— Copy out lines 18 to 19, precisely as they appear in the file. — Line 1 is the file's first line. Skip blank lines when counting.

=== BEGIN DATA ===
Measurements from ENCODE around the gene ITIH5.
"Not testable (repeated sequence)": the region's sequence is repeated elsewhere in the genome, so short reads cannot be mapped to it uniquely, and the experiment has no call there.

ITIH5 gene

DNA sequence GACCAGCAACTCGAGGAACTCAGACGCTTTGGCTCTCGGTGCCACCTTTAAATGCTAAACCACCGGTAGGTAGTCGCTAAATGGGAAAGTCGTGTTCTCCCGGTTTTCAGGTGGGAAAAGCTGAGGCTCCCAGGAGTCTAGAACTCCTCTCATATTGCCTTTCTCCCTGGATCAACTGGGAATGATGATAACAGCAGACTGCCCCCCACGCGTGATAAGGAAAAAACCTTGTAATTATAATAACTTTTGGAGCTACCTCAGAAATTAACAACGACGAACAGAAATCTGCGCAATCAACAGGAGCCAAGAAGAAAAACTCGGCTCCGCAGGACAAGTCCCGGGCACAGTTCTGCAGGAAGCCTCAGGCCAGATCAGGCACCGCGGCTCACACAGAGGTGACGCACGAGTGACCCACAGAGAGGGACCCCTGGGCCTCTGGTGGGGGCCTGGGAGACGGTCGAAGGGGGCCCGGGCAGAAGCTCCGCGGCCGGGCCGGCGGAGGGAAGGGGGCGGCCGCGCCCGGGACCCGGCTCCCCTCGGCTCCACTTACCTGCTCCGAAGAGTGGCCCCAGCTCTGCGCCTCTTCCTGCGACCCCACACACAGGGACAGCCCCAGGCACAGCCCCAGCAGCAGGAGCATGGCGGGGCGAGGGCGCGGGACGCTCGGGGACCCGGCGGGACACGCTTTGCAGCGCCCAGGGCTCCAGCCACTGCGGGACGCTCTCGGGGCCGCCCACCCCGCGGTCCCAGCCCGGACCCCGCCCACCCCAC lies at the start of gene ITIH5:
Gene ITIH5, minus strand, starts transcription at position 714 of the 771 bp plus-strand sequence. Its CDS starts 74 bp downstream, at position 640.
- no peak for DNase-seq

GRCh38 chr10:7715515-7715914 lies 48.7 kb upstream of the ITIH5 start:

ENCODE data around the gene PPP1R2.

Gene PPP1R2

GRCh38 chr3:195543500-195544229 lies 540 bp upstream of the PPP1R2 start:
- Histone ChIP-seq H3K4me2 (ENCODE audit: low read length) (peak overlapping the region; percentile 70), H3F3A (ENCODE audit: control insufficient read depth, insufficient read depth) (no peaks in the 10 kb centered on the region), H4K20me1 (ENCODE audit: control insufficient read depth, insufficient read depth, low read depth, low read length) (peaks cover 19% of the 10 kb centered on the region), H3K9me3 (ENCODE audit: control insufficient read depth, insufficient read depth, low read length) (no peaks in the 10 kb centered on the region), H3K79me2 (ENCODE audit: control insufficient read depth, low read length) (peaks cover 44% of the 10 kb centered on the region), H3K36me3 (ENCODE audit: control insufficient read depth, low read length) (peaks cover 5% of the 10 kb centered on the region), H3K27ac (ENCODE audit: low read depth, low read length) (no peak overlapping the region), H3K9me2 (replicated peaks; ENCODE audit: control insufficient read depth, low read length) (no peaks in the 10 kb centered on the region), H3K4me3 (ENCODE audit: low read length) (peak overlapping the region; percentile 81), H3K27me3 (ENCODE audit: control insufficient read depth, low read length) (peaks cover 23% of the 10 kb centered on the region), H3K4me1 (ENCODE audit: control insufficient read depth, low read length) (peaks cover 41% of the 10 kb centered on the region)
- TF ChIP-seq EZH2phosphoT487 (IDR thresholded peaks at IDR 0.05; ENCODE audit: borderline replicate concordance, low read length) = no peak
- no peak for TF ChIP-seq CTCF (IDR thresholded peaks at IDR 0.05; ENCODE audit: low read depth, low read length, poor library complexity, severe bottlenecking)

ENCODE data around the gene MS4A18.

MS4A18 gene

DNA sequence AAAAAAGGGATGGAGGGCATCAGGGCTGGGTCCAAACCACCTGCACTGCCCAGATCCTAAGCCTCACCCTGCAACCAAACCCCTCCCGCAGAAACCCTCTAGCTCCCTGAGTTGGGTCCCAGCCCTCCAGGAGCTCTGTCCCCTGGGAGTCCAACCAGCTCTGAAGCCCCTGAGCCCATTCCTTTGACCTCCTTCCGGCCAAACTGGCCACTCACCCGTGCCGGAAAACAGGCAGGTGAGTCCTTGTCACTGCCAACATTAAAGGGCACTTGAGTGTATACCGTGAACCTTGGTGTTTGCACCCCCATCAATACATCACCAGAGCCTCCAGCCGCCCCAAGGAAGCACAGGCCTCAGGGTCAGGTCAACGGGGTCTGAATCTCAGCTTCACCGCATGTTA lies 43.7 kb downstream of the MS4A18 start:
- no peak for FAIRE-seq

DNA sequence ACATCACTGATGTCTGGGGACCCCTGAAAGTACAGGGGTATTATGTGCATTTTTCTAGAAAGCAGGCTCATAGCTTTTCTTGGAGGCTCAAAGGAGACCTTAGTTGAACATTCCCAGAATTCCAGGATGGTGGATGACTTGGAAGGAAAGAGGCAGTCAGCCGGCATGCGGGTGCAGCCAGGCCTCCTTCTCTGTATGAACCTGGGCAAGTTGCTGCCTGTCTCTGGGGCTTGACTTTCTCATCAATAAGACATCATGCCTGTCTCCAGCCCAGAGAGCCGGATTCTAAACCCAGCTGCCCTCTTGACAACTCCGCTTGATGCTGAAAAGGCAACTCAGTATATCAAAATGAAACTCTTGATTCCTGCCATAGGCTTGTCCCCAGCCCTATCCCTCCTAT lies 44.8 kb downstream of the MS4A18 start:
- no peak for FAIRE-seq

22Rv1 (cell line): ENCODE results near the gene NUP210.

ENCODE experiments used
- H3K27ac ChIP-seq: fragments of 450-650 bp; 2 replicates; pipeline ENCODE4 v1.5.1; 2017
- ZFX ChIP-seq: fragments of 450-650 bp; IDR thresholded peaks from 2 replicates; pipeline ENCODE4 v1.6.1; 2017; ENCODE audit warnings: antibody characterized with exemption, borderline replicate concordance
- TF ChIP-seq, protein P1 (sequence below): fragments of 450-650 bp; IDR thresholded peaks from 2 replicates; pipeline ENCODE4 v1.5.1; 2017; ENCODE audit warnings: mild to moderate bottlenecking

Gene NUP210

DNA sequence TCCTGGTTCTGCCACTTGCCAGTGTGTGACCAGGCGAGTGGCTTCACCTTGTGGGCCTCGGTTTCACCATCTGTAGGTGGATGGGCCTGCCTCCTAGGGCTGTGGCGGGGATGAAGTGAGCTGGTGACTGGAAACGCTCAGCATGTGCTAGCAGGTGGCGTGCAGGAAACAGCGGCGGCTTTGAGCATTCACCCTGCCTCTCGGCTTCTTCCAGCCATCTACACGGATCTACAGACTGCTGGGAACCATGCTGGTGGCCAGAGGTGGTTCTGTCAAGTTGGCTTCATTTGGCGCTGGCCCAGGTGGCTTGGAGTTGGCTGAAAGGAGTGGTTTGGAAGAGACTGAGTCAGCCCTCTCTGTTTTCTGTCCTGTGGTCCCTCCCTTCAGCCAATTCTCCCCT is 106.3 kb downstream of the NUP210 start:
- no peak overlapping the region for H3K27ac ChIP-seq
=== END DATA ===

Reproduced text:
DNA sequence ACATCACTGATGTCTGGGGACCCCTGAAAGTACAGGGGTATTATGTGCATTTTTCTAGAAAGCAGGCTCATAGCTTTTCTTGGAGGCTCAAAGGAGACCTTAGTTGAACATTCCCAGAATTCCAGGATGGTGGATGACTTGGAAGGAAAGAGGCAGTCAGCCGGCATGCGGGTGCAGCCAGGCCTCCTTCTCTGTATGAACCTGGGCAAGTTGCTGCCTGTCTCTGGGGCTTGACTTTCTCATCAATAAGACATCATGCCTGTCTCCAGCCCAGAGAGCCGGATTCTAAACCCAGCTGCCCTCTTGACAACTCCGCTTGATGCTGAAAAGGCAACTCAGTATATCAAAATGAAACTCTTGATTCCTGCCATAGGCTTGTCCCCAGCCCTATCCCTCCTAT lies 44.8 kb downstream of the MS4A18 start:
- no peak for FAIRE-seq